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foraging in spring

Guest story from foraging expert, Clare McQuillan.

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Close up of Gorse plant, yellow and green thorn
Growing and harvesting food follows the rhythms of a landscape. The same is true of foraging - finding wild plants and fungi that are edible and delicious.

Spring is a time of new growth and new life, as the world blooms into green around us. The cold days of winter have faded, while warmer weather and spring rains expertly prepare the land for planting in our gardens. Meanwhile, in the untamed parts of the land – the forests, the unruly bushes, the overlooked patch of mushrooms in the park – new, edible plants have sprung, ready for the picking. Join Clare as she tells us which ones are worth feasting on!


How did I get into foraging?

My journey began with a chance walk with another foraging guide around seven years ago. For me it was a lightbulb moment as I had no idea how interesting and abundant the land was. I have been obsessed with tasting new things ever since. In addition, I believe that foraging and engaging with the land through food both connects us to our history and inspires future conservation. Spreading this spark in others is a total joy and you will often find me in random parts of the country speaking with my full voice to all kinds of groups about how special, and often delicious, the plants are.  


Many foragers will say autumn is the best time to forage as it is a time of abundance but spring will always be my favourite. For a forager, the quiet dark of the winter can feel long waiting for things to wake up. Spotting the spring greens emerging and leaves sprouting is exciting and restoring. Things are just emerging and some will only be there for those brief cool months. There is a small window of gathering the tender leaves from certain trees or petals from early spring flowers that will not be back again for a full year so there is a sense of urgency to see and use them before they’re gone. It’s also a fantastic time to gather seaweeds and some seasonal fungi.  

It’s really important to be aware of what you’re picking when gathering spring greens as there are so many things that you definitely don’t want to eat. Toxic plants such as arum, hemlock, bluebells, foxgloves and crocus are all coming up in the same patches we might be picking wild garlic so always exercise caution and make sure you are absolutely certain before adding wild plants to your dinner.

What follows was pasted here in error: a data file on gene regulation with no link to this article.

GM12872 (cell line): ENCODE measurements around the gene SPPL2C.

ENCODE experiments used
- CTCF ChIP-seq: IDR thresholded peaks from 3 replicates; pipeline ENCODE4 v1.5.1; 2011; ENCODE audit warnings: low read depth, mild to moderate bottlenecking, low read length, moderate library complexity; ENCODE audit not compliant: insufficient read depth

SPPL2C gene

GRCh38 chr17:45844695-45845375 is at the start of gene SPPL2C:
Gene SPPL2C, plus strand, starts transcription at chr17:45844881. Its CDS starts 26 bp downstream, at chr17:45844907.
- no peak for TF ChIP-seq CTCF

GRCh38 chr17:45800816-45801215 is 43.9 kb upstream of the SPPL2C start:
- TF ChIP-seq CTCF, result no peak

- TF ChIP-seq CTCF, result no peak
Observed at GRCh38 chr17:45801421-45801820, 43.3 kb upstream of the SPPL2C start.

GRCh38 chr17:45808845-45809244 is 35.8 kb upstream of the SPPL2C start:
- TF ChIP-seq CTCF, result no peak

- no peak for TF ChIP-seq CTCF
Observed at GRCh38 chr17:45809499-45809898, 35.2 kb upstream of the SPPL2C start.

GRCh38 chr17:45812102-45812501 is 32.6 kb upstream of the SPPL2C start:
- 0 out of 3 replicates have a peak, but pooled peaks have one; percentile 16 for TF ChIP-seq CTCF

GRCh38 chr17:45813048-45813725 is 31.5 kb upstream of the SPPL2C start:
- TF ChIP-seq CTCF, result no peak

These are just a few of my favourite things to gather in Spring. 

  • Wild garlic - It’s an obvious one but for a reason. Always versatile, delicious and abundant. Try wild garlic as a cooked green like spinach or pickle the stems to preserve that spring flavour.  
  • Pepper Dulse - A small but extremely special algae that tastes intensely of truffle. Dry and powder to add to stocks or butter for a kick of the seaside. 
  • Field Mustard shoots - The bright yellow flowers of these escapees are a common sight from may onwards but I like to collect them before this point when they are like a crunchy and mustardy broccoli. A massively underrated green in my opinion. 
  • Scarlet Elf Cups - A truly unique red fungus which only makes an appearance in the early spring. Stir fry and add to omelettes or dry and use as a vegan pepperoni for pizza. 
  • Tree leaves of Lime (Linden), Beech and Norway Maple - Pick these young and translucent and add them to salads or use them to wrap around rice like sushi or as a filling for Vietnamese summer rolls as in the recipe below.  
  • Spring flowers such as berberis, gorse, violets and dandelions. There are so many tasty and edible spring flowers and they can brighten and flavour savoury and sweet dishes. 

Foraging to Fork

This recipe includes foods that you can forage in the springtime for a delightful meal.

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A recipe for Spring Greens Bhajis and Three Cornered Leek Chutney